The Journal of The DuPage County Bar Association

Back Issues > Vol. 22 (2009-10)

Discharge of Divorce Debts in Bankruptcy: The Timing of a Bankruptcy Petition - Before or After the Dissolution?
By Arthur W. Rummler

Questions abound as to bankruptcy as it relates to divorce. Most often, the questions involve whether a certain debt would be dischargeable by a client or the spouse. Lately, the questions surround the timing of filing a bankruptcy petition, and the all important question of whether attorney fees can be discharged in bankruptcy. It seems that, for better or for worse, divorce and bankruptcy will be intertwined for eternity. Media reports confirm that divorce is actually the second leading cause of excessive debt accumulation.1 As such, divorce often leads to bankruptcy.

The Bankruptcy Code2 has several specific provisions that relate to family law and divorce issues. As with all things related to bankruptcy since the watershed year of 2005, the past laws were significantly affected by the enactment of the Bankruptcy Abuse Prevention and Consumer Protection Act ("BAPCPA"). These broad changes expanded the law in some very important ways. This article focuses on the dischargeability of various divorce related debts in bankruptcy, including attorney fees, as well as the timing of filing a petition in bankruptcy for divorcing (or divorced) couples.

Understanding the Bankruptcy Discharge

The primary goal for most bankruptcy cases is the discharge of debt. The process begins when a debtor files a bankruptcy petition and fully discloses all assets and liabilities. Additionally, the debtor provides disclosure of certain financial information such as transfers of property, history and sources of income, lawsuits involving the debtor, and all other pertinent information that assists creditors and the bankruptcy trustee in analyzing the case. In exchange for compliance, and absent any other issues, a debtor typically receives a discharge of debts.

However, certain debts are not dischargeable under the Bankruptcy Code. With respect to divorce related debt, there are two specific provisions that apply. Under 11 U.S.C. Section 523(a)(5) certain "support" debts (payments) are non-dischargeable. Broader in scope and more comprehensive, 11 U.S.C., Section 523(a)(15) applies to debts incurred through the course of a divorce case.

Discharge of "Support" Payments

Simplicity is not often synonymous with the Bankruptcy Code. However, 11 U.S.C. Section 523(a)(5) perhaps is an exception. The section provides in pertinent part, that:

"(a) A discharge under section 727, 1141, 1228 (a), 1228 (b), or 1328 (b) of this title does not discharge an individual debtor from any debt . . . .(5) for a domestic support obligation;" (emphasis added) 3

The Bankruptcy Code defines Domestic Support Obligation at 11 U.S.C. 101(14A). That section provides:"The term "domestic support obligation" means a debt that accrues before, on, or after the date of the order for relief in a case under this title, including interest that accrues on that debt as provided under applicable nonbankruptcy law notwithstanding any other provision of this title, that is—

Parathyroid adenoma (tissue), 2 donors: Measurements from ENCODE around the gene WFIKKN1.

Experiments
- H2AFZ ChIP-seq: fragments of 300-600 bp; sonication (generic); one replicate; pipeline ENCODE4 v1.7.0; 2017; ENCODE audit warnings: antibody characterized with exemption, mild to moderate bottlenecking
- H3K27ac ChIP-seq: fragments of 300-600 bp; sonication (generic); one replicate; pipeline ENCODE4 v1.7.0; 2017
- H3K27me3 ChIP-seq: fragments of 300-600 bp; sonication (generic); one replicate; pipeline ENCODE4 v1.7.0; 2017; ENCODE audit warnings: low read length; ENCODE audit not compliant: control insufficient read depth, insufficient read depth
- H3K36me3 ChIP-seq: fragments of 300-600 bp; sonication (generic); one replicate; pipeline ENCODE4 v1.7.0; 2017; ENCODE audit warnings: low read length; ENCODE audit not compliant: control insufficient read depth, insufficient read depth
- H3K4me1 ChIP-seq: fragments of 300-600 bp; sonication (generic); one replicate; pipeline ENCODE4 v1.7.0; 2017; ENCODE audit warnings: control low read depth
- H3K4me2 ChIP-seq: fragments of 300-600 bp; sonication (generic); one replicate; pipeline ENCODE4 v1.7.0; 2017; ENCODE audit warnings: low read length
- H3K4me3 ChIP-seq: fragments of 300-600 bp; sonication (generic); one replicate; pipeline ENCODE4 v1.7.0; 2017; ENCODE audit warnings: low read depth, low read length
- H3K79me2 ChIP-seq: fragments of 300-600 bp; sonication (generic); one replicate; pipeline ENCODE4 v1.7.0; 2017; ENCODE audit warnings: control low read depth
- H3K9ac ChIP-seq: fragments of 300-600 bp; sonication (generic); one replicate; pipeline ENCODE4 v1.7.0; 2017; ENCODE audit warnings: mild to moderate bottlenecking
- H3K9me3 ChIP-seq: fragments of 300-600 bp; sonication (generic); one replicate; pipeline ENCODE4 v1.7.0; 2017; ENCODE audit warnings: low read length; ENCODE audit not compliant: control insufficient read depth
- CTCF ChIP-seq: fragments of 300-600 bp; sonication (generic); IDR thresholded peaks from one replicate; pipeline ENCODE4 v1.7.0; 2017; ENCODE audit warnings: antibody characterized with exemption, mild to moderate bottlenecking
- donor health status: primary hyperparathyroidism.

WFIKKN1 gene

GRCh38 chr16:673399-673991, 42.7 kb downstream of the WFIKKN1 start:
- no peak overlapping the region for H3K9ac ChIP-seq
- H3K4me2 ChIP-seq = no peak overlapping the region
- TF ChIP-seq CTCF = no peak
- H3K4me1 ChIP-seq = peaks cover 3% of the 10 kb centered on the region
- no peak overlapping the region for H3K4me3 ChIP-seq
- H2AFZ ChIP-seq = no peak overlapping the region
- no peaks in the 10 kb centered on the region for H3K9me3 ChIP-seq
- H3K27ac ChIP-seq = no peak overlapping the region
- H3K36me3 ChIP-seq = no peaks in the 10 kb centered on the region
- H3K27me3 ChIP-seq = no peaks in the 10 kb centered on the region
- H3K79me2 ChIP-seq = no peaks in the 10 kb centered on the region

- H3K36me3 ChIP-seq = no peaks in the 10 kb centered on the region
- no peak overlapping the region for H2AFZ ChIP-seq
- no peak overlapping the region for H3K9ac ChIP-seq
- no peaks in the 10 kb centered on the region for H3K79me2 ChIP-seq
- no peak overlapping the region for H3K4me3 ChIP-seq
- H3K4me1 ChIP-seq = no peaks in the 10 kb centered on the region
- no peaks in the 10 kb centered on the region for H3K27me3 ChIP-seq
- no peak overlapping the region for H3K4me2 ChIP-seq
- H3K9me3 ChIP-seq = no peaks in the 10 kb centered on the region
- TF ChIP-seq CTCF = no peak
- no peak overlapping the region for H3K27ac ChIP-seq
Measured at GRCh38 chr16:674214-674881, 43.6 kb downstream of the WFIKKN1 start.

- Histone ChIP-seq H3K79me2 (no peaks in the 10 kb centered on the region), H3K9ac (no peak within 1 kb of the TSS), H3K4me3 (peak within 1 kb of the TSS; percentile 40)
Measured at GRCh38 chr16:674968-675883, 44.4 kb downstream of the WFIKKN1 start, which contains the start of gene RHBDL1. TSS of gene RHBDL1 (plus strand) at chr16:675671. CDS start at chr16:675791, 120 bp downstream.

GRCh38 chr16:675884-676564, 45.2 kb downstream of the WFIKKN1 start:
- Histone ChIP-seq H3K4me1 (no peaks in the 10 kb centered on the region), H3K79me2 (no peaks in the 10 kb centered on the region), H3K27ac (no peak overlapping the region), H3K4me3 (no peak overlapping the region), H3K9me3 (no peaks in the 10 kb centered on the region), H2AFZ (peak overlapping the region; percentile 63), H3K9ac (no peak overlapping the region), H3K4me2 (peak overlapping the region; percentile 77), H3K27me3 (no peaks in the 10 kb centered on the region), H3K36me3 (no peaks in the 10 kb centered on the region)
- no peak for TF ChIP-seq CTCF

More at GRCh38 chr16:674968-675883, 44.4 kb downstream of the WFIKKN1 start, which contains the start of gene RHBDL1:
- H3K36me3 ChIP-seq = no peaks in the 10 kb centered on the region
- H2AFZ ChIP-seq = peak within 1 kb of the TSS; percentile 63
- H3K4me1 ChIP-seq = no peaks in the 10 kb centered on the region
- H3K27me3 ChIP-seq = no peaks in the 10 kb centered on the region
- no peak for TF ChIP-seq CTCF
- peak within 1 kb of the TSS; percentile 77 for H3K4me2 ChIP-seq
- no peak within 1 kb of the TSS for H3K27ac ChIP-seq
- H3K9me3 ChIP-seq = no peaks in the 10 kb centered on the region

(A) owed to or recoverable by—

(i) a spouse, former spouse, or child of the debtor or such child’s parent, legal guardian, or responsible relative; or

(ii) a governmental unit;

(B) in the nature of alimony, maintenance, or support (including assistance provided by a governmental unit) of such spouse, former spouse, or child of the debtor or such child’s parent, without regard to whether such debt is expressly so designated;

(C) established or subject to establishment before, on, or after the date of the order for relief in a case under this title, by reason of applicable provisions of—

(i) a separation agreement, divorce decree, or property settlement agreement;

(ii) an order of a court of record; or

(iii) a determination made in accordance with applicable nonbankruptcy law by a governmental unit; and

(D) not assigned to a nongovernmental entity, unless that obligation is assigned voluntarily by the spouse, former spouse, child of the debtor, or such child’s parent, legal guardian, or responsible relative for the purpose of collecting the debt." 4

That is a mouthful to say this: a bankruptcy debtor attempting to obtain a discharge of debt will be prohibited from discharging alimony or maintenance and child support payments.

What does a support recipient need to do to enforce this? Section 523(a)(5) applies to discharges under both Section 727 for Chapter 7 cases and Section 1328(b) for Chapter 13 cases. These types of debts are non-dischargeable automatically. A recipient of such payments who is a creditor in the bankruptcy case does not need to file suit within the bankruptcy case (known as an Adversary Proceeding) in order to preserve non-dischargeability.5 In short, the recipient needs to do nothing.

Discharge of Property Settlements and other Divorce Related Debts

Some practitioners will recall that under pre-BAPCPA law there was a distinction between property settlements (which may have been dischargeable under certain circumstances) and debts for support payments (which were, as now, non-dischargeable). With the enactment of BAPCPA in 2005, Congress amended Section 523(a)(15) eliminating certain affirmative defenses and expanding non-dischargeability to most property settlement and other debts incurred through divorce. In short, a marital dissolution obligation, not in the nature of support, incurred through a divorce judgment or separation agreement, is non-dischargeable. So, turning to property settlement debt incurred in a divorce, a promise by one spouse to pay a certain percentage of equity in a home to the other spouse would be non-dischargeable. Furthermore, an agreement by one spouse to pay certain debts, such as credit cards, would also be prohibited from discharge. The bankruptcy debtor spouse would be discharged from the debt to the credit card company, but any indemnification or hold harmless agreement with the former spouse would be enforceable by the former spouse.